Dasuki: Will FG disobey the courts?


It must be more than five times since 2015 when the former National Security Adviser, NSA, Sambo Dasuki was granted bail after he was arrested and later taken to court. Since then, the Federal Government has used all tricks to ensure that he remains in government custody. Recently, the former National Security Adviser, NSA met all the bail conditions imposed on him by the Federal High Court on a July 2, 2018 order. His lawyer, Ahmed Raji, SAN said a letter confirming the fulfillment of those conditions by the Deputy Chief Registrar would be presented to the Department of State Services, DSS on July 17, 2018. The DSS has detained Col. Dasuki since December 29, 2015.

Justice Ijeoma Ojukwu had granted Dasuki bail in the sum of N200million with two sureties in like sum. However, the judge had rejected Dasuki’s pleadings for a public apology and an award of N5 billion compensation, which according to his lawyer, was the just penalty for government’s successive disobedience of court orders that he be freed on bail. On the other hand, she equally rejected all the grounds canvassed by the government for Dasuki’s continued detention. Upon delivery of the letter by the Deputy Chief Registrar, the DSS was to release Dasuki in line with the court order. Unfortunately, nearly two weeks after these events, Dasuki is yet to be released.

After the sixth time of being granted bail, the former NSA would be wondering what the issues could be beyond what has been taken to court. To reasonable Nigerians, it is an outrage that government has failed to toe the path of modern government’s behaviour. That an administration would thwart the rule of law and disobey the order of different courts in a democratic Nigeria is something to worry about.

Dasuki’s continued incarceration has constituted something of a scandal, standing out as one of the most telling disregard of the rule of law by the Muhammadu Buhari’s administration. It has been one big minus in the administration’s democratic credentials.

The administration stands condemned on this issue because a bail is no more than a temporary release from a court-ordered or police detention during an ongoing trial. It does not stop the trial. The 1999 Constitution, as amended, is clear on what constitutes a breach of laws of the country. Every constituted authority must uphold the sanctity of court judgments or orders. It is none negotiable. The Administration of Criminal Justice Act, 2015, answers some of the issues of delay in prosecution. The Constitution is unambiguous. Any person arrested must be brought to trial within reasonable period, and a reasonable time, Section 35 of the Constitution 5(a) says, is one day “in the case of an arrest or detention in any place where there is a court of competent jurisdiction within a radius of 40 kilometres; and (b) in any other case, a period of two days or such longer period…considered by the court to be reasonable.”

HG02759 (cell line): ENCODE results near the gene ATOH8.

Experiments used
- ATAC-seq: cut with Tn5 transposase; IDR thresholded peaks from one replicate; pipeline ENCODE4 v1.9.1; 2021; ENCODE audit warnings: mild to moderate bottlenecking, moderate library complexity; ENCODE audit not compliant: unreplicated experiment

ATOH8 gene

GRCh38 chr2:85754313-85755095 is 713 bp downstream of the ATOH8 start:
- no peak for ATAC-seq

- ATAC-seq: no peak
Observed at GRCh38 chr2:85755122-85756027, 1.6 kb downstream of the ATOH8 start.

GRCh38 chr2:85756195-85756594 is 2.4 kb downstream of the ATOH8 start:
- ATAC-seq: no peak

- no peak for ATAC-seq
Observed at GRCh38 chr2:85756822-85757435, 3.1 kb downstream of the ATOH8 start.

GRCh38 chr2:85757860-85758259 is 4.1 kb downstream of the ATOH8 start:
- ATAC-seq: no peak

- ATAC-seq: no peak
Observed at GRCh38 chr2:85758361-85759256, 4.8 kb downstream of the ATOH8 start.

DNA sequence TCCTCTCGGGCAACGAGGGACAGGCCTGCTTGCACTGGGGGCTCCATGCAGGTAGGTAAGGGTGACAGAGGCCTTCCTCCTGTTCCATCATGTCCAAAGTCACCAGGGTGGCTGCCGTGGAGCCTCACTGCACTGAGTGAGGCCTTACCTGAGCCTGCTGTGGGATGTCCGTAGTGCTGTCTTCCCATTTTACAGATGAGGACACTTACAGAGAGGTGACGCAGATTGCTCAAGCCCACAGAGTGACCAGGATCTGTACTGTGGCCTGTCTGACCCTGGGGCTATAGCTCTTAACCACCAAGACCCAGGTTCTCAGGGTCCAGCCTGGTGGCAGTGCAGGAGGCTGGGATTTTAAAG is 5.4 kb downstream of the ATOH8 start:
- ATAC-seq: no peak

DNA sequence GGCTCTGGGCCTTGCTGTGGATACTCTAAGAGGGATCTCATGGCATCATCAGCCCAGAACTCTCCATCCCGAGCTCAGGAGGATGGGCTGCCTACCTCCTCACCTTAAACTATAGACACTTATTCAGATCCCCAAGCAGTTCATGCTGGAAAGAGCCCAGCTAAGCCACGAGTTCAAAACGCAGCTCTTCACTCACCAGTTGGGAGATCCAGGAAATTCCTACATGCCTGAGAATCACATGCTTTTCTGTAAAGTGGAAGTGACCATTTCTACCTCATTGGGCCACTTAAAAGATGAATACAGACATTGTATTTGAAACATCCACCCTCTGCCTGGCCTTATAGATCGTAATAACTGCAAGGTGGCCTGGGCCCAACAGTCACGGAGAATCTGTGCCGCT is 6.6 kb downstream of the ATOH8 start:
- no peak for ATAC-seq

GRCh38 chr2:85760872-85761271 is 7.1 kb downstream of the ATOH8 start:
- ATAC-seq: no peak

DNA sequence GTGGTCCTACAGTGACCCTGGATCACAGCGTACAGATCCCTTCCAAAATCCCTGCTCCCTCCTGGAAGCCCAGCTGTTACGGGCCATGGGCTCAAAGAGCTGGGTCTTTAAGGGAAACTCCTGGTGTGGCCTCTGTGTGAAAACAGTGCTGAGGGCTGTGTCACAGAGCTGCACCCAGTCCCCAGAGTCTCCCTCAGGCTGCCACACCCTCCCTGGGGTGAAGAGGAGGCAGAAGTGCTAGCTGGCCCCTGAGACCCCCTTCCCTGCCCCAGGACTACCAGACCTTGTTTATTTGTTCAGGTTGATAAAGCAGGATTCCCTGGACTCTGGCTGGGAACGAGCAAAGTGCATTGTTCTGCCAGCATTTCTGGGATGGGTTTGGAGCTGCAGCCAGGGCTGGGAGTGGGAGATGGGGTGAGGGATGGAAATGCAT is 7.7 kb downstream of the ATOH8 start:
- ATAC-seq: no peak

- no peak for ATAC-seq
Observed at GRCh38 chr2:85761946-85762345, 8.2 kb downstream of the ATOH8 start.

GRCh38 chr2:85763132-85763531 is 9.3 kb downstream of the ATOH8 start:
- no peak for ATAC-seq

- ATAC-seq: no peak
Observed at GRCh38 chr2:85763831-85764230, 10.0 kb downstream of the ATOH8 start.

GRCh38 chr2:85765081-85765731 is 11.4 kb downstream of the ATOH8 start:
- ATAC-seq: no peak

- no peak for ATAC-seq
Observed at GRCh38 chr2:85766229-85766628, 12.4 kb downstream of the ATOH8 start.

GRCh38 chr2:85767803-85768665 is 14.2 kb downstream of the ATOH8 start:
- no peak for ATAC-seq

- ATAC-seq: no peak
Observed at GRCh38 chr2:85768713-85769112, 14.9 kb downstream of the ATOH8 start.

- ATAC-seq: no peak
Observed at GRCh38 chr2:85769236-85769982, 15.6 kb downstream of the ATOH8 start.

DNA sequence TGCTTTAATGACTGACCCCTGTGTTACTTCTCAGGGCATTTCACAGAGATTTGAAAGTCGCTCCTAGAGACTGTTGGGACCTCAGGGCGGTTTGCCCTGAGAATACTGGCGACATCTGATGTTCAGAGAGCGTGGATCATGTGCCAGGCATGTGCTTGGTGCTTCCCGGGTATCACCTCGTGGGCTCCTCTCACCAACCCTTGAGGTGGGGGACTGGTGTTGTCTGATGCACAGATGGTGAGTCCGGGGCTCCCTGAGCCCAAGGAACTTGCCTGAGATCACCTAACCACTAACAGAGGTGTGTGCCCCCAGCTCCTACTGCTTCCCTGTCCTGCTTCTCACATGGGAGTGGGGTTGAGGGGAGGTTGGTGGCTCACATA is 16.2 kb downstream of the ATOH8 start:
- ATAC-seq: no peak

Dasuki has been held since December 2015 and various courts have spoken that holding him any longer without bail cannot be reasonable. All our topmost government leaders swear to uphold the Constitution. To hold a man for two and a half years goes against the Constitution. If Dasuki is subjected to a neurological test today, it may be found that he cannot be the same man he was in 2015 when he was arrested. Secondly, all democratic conventions, including the Universal Declaration of Human Rights, the African Charter on Human and Peoples Rights, and Section 36 of our Constitution state that every suspect is presumed innocent until proven guilty.

Nevertheless, our intervention on this matter is not strictly on the rights of the former NSA alone. Based on report of investigations and some of the charges in court, Dasuki isn’t the rightful person to attract any sympathies. What he is alleged to have done is not just criminal; it is a calculated assault on the sovereignty of the country. Therefore, government should be in a hurry to bring this case to an end. If government is convinced of its own investigations, it should be in a hurry to establish guilt rather than this resort to self help. Government will do well to follow established democratic principles. The country cannot afford to exhibit its brutish possibilities over a single citizen.

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